July 5, 2020

Volume X, Number 187

July 03, 2020

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July 02, 2020

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Coronavirus: Best Practices for Planning and Policy Development

Recently we have seen a heightened concern with the Coronavirus disease 2019 (COVID-19) and its impact on the general public. The implications of COVID-19 have also had a significant effect on the ability of public and private employers to continue day to day operations in light of the illness (to employees and in the general population) and the disruption in the procurement, production and distribution chains of the entities due to the disease. From an operations perspective, employers are challenged with addressing questions concerning employee safety, absenteeism, handling the “working sick” and planning for the potential of mandatory or self-determined quarantine. Employers are wisely communicating with employees on these issues and also directing employees to resources like the CDC and other government agencies for accurate information. Given these ongoing and growing challenges, employers ask: Does the employer need a policy?

Our suggestion is “yes,” as a policy will provide better guidance on those issues likely to impact the business. Much like we have seen before with the Swine Flu and other national medical challenges, employers must evaluate how the illness will impact its business and groups of employees. Employers must establish a procedure to address anticipated operational vulnerability and develop a protocol to protect employees, calm fears and facilitate the operation of the business. Our suggestion is that employers consider:

  • Defining the scope and extent of the Policy the employer wants to implement. Is the intention only to be responsive in the event of a declared emergency or to address concerns of exposure to the virus and pre-plan for the impact of the disease on operations?

  • Defining what aspects of the operation will be impacted by the experiencing of COVID-19 in the work environment and the response plan to the challenges. Consider:

    • Employees coming to work when experiencing the “flu” or having flu-like symptoms.

    • Employee communication responsibilities and protocols, including point persons of contact other than the employee’s supervisor such as designated human resources personnel for employee medical matters and public relations personnel involving media and other public inquiries.

    • Travel limitations by type  (airplane, car, train) and/or location (domestic, international, state-specific).      

    • Requiring attendance at group meetings and functions as opposed to other alternatives like teleconference or Skype.

    • Required physician clearance for return to work from extended illnesses.

    • Limiting outsider access to the facility and employees (customers, sales people, repair people).

    • Communicating a containment plan in the event of employee exposure/diagnosis.

    • Requiring PPE use and hygiene protocol for employees.

    • Absenteeism and paid vs. unpaid time away from work for illness/quarantine periods. Employers should carefully address paid and unpaid leave related to salaried exempt personnel and Fair Labor Standards Act Safe Harbor principles and FMLA intermittent leave rules, and public-sector employers should also pay particular attention as to deductions from salary for “public accountability” purposes permitted by the FLSA.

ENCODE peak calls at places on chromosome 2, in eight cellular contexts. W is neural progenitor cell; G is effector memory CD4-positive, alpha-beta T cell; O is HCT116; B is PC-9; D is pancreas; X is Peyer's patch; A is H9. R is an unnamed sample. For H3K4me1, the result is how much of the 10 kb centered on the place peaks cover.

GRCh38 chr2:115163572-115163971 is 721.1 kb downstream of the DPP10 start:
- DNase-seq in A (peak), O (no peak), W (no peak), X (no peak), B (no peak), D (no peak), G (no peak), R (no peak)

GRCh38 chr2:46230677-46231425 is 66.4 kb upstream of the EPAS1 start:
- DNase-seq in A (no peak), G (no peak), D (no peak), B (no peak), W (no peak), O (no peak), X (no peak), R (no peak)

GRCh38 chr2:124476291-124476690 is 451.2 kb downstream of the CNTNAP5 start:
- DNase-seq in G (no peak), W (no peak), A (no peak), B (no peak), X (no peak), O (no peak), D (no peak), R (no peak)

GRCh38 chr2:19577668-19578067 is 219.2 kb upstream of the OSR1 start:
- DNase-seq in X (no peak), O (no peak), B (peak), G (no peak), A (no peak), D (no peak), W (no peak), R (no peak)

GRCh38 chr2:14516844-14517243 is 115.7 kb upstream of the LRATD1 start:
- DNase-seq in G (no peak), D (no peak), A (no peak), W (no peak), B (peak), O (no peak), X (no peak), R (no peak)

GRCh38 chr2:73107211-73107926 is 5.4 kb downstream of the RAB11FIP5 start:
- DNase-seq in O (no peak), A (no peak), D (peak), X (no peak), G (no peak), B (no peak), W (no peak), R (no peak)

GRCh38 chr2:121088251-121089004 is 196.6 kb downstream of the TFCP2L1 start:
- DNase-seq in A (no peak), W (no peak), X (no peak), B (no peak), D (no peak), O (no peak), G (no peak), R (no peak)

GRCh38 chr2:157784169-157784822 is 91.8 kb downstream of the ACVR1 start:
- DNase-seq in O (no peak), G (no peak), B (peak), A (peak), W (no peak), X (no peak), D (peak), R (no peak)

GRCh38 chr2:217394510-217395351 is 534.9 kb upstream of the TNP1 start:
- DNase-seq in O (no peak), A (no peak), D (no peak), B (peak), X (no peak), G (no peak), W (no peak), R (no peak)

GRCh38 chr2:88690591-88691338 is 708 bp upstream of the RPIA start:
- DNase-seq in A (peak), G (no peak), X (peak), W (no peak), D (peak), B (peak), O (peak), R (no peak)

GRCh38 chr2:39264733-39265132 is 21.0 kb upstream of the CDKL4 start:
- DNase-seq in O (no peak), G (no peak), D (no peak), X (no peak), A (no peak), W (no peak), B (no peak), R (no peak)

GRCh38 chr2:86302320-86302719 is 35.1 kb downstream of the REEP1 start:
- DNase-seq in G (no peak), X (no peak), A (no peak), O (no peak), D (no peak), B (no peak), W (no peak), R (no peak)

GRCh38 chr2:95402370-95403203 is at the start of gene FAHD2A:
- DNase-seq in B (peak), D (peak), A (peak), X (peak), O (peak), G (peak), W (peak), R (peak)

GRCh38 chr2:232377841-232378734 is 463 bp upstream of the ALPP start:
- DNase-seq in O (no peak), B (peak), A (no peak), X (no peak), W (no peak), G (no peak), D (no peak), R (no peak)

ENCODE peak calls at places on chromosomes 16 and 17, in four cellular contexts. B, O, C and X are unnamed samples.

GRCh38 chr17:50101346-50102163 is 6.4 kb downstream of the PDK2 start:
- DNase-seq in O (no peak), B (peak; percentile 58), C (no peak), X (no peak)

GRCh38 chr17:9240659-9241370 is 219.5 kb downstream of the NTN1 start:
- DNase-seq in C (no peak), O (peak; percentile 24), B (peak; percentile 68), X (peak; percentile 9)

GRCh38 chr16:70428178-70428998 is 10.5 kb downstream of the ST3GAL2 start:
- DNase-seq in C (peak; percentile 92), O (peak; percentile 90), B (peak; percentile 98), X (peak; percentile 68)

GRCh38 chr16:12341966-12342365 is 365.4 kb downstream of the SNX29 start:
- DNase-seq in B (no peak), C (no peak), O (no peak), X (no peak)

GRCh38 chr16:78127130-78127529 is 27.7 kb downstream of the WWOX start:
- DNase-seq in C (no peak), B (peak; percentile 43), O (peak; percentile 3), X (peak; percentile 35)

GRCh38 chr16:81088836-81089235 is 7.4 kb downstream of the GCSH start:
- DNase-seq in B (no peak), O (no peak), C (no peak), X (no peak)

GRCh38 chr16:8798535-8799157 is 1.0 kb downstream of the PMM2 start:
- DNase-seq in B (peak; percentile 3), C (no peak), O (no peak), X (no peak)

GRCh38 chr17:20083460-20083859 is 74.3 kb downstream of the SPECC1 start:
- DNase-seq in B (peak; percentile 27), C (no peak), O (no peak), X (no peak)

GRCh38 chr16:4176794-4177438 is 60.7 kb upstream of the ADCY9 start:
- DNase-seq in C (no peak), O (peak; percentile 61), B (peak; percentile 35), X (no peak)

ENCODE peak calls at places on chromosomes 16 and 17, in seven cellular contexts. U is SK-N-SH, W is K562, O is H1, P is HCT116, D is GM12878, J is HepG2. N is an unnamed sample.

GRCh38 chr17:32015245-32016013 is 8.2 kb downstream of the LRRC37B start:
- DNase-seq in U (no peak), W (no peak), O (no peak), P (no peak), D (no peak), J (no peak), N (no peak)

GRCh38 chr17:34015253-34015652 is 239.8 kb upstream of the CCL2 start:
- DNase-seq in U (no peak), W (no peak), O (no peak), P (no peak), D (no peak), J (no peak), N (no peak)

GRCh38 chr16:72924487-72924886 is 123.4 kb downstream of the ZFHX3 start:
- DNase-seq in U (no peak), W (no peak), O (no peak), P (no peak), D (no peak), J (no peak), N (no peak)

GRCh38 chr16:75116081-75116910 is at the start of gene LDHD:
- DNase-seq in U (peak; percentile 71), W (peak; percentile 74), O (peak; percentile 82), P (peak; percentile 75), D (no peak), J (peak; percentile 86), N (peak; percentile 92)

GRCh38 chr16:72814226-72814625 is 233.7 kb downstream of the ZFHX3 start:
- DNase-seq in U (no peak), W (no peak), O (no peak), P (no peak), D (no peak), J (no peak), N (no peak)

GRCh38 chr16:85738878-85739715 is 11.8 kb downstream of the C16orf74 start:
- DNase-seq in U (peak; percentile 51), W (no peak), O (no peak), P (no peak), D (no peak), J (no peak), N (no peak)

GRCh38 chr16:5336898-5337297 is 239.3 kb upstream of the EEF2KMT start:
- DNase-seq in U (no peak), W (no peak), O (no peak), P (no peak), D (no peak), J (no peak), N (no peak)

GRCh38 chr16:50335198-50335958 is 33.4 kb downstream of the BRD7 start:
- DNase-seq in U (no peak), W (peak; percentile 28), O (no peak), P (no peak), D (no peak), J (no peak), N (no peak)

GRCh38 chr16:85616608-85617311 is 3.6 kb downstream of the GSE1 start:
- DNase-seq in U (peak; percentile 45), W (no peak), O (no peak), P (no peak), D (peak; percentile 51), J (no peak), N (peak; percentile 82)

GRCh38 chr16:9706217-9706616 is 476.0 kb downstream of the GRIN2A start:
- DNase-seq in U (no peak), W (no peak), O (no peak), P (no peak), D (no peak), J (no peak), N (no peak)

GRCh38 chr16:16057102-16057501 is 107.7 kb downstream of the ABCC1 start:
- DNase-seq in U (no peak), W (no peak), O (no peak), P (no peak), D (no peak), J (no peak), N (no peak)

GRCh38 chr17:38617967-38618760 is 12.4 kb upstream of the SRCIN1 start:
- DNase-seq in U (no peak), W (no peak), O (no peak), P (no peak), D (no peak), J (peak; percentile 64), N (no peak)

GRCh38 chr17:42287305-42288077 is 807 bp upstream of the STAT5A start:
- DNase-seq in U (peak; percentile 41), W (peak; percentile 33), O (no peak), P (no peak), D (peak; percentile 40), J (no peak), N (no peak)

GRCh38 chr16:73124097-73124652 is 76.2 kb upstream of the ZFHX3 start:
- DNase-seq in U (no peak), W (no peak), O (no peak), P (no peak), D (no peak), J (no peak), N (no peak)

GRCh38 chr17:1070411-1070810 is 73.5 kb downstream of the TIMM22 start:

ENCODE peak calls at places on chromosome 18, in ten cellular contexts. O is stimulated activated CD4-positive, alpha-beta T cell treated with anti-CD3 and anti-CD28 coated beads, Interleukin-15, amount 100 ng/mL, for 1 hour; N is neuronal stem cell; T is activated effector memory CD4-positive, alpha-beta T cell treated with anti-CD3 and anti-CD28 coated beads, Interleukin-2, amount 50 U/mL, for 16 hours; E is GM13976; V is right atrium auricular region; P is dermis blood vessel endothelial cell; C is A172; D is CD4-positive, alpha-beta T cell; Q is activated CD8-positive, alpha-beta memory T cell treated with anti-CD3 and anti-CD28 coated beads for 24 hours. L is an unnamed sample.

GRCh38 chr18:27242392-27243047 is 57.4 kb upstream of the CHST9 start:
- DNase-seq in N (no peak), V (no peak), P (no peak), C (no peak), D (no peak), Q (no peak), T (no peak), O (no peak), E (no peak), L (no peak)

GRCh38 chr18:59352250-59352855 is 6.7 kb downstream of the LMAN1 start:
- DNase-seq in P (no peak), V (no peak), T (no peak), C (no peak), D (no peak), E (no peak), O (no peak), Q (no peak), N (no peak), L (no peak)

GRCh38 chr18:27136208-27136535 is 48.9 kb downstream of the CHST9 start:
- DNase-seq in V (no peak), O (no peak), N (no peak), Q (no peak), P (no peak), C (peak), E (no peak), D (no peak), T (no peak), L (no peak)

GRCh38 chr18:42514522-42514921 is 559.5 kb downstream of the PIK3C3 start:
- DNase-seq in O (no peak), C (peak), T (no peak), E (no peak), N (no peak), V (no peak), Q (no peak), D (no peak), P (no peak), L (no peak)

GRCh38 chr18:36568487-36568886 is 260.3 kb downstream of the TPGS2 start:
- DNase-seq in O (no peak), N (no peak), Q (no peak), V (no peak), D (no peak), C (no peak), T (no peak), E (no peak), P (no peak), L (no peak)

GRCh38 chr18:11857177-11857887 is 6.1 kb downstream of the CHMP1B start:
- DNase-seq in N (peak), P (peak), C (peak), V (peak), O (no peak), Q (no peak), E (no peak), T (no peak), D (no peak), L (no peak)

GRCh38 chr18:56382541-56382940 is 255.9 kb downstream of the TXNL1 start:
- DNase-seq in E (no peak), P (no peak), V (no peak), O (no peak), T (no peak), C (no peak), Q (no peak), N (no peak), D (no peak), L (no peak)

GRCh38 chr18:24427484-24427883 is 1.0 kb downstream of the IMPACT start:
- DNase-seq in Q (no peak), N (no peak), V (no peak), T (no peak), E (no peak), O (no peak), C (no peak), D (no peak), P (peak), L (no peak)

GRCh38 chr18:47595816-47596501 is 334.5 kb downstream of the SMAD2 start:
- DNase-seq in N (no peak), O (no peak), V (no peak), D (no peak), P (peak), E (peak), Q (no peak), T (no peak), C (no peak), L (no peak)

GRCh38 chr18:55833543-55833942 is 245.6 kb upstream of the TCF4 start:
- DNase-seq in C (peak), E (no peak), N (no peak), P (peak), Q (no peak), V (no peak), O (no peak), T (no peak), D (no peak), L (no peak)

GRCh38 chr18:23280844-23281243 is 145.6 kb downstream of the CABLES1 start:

• Absenteeism associated with child care issues, school closing, public transportation interruption and other community based response issues.

    • Alternative work opportunities and locations, including remote work options.

    • Facility cleaning and disinfection process.

  • Identifing decision makers to implement an action plan and the chain of command.

  • Communicating plan on policy implementation, HIPAA compliance and expectations and develop the communications protocol for periods of quarantine, closure or limitations on work and access.

  • Addressing cyber security plan associated with alternative work sites and unsecured access portals.

  • Coordinating information and actions with federal, state and local agencies identifying sources of information and sources for reporting.

It is critical employers reflect a flexible approach and include the stakeholders in both the development and implementation of the policy and operational plan. Because there is so much unknown in the appropriateness of response, we also recommend employers work with local communities, health departments, chambers of commerce and professional associations to look for best practices in addressing your policy and plan.

©2020 von Briesen & Roper, s.cNational Law Review, Volume X, Number 71

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About this Author

Bob Simandl, Von Briesen Law Firm, Waukesha, Labor and Employment Law Attorney

Bob Simandl is a Shareholder with over 30 years of experience advising clients on a wide range of employee benefit, labor and employment law issues. This experience enables Bob to advise clients on human resources (HR) law issues taking into consideration all areas of opportunity and vulnerability, including the litigation of HR law-based claims. He has extensive experience in advising employers in employee benefit plan design, issues associated with ill and injured workers, labor negotiations, and multi-employer health and welfare plan and pension plan vulnerability and compliance.

(262) 923-8651